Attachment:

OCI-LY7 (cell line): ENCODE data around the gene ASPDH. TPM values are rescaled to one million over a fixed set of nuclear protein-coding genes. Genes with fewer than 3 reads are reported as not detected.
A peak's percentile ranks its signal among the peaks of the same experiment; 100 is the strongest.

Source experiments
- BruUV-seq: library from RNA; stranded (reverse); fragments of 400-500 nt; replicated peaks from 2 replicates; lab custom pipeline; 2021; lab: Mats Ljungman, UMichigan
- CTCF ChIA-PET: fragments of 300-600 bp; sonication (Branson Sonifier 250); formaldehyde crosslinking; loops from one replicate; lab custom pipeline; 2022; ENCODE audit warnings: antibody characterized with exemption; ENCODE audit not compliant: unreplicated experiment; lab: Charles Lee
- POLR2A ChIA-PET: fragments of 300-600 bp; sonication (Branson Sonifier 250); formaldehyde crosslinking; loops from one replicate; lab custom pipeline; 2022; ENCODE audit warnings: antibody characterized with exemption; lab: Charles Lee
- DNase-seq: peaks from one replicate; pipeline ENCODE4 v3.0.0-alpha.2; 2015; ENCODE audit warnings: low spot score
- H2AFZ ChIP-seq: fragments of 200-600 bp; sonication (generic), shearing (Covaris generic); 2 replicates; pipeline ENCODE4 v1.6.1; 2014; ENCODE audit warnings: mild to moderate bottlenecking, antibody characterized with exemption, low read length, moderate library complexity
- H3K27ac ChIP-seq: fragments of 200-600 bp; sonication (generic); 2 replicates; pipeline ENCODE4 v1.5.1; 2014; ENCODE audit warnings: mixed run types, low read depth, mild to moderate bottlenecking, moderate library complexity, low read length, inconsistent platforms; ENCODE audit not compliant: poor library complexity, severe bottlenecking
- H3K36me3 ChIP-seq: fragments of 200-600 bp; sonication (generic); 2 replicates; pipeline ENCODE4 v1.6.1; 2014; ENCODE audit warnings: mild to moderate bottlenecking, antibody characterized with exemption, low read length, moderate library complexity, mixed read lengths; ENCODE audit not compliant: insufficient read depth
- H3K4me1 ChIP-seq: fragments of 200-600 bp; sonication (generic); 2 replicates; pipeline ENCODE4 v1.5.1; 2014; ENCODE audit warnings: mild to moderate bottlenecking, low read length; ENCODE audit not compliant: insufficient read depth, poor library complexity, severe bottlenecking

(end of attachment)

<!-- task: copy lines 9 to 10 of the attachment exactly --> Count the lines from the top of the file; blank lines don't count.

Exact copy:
- H3K27ac ChIP-seq: fragments of 200-600 bp; sonication (generic); 2 replicates; pipeline ENCODE4 v1.5.1; 2014; ENCODE audit warnings: mixed run types, low read depth, mild to moderate bottlenecking, moderate library complexity, low read length, inconsistent platforms; ENCODE audit not compliant: poor library complexity, severe bottlenecking
- H3K36me3 ChIP-seq: fragments of 200-600 bp; sonication (generic); 2 replicates; pipeline ENCODE4 v1.6.1; 2014; ENCODE audit warnings: mild to moderate bottlenecking, antibody characterized with exemption, low read length, moderate library complexity, mixed read lengths; ENCODE audit not compliant: insufficient read depth